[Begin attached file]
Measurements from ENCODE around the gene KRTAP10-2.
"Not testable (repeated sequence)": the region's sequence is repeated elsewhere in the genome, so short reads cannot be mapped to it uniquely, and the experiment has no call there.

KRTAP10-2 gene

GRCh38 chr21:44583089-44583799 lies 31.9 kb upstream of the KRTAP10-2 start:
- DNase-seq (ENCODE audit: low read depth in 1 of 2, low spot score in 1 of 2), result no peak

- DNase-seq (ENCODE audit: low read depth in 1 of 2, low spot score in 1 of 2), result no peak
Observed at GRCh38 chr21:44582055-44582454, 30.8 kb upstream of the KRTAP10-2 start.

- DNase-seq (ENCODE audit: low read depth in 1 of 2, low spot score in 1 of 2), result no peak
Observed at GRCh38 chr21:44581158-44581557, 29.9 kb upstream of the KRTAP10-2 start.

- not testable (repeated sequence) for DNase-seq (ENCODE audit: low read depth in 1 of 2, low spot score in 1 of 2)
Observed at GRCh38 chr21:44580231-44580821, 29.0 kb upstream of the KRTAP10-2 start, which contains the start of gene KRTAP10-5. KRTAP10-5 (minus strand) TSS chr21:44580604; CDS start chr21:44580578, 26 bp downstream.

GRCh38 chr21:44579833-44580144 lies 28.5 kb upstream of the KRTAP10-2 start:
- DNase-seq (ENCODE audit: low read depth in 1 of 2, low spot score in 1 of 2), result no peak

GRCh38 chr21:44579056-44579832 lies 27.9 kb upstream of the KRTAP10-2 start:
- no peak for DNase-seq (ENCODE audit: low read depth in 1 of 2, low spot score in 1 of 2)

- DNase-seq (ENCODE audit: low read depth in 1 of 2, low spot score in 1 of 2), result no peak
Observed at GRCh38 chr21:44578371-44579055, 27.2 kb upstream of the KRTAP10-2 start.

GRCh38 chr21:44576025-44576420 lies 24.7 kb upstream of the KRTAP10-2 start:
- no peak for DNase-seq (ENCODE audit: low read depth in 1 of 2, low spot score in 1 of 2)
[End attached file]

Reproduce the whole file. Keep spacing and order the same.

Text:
Measurements from ENCODE around the gene KRTAP10-2.
"Not testable (repeated sequence)": the region's sequence is repeated elsewhere in the genome, so short reads cannot be mapped to it uniquely, and the experiment has no call there.

KRTAP10-2 gene

GRCh38 chr21:44583089-44583799 lies 31.9 kb upstream of the KRTAP10-2 start:
- DNase-seq (ENCODE audit: low read depth in 1 of 2, low spot score in 1 of 2), result no peak

- DNase-seq (ENCODE audit: low read depth in 1 of 2, low spot score in 1 of 2), result no peak
Observed at GRCh38 chr21:44582055-44582454, 30.8 kb upstream of the KRTAP10-2 start.

- DNase-seq (ENCODE audit: low read depth in 1 of 2, low spot score in 1 of 2), result no peak
Observed at GRCh38 chr21:44581158-44581557, 29.9 kb upstream of the KRTAP10-2 start.

- not testable (repeated sequence) for DNase-seq (ENCODE audit: low read depth in 1 of 2, low spot score in 1 of 2)
Observed at GRCh38 chr21:44580231-44580821, 29.0 kb upstream of the KRTAP10-2 start, which contains the start of gene KRTAP10-5. KRTAP10-5 (minus strand) TSS chr21:44580604; CDS start chr21:44580578, 26 bp downstream.

GRCh38 chr21:44579833-44580144 lies 28.5 kb upstream of the KRTAP10-2 start:
- DNase-seq (ENCODE audit: low read depth in 1 of 2, low spot score in 1 of 2), result no peak

GRCh38 chr21:44579056-44579832 lies 27.9 kb upstream of the KRTAP10-2 start:
- no peak for DNase-seq (ENCODE audit: low read depth in 1 of 2, low spot score in 1 of 2)

- DNase-seq (ENCODE audit: low read depth in 1 of 2, low spot score in 1 of 2), result no peak
Observed at GRCh38 chr21:44578371-44579055, 27.2 kb upstream of the KRTAP10-2 start.

GRCh38 chr21:44576025-44576420 lies 24.7 kb upstream of the KRTAP10-2 start:
- no peak for DNase-seq (ENCODE audit: low read depth in 1 of 2, low spot score in 1 of 2)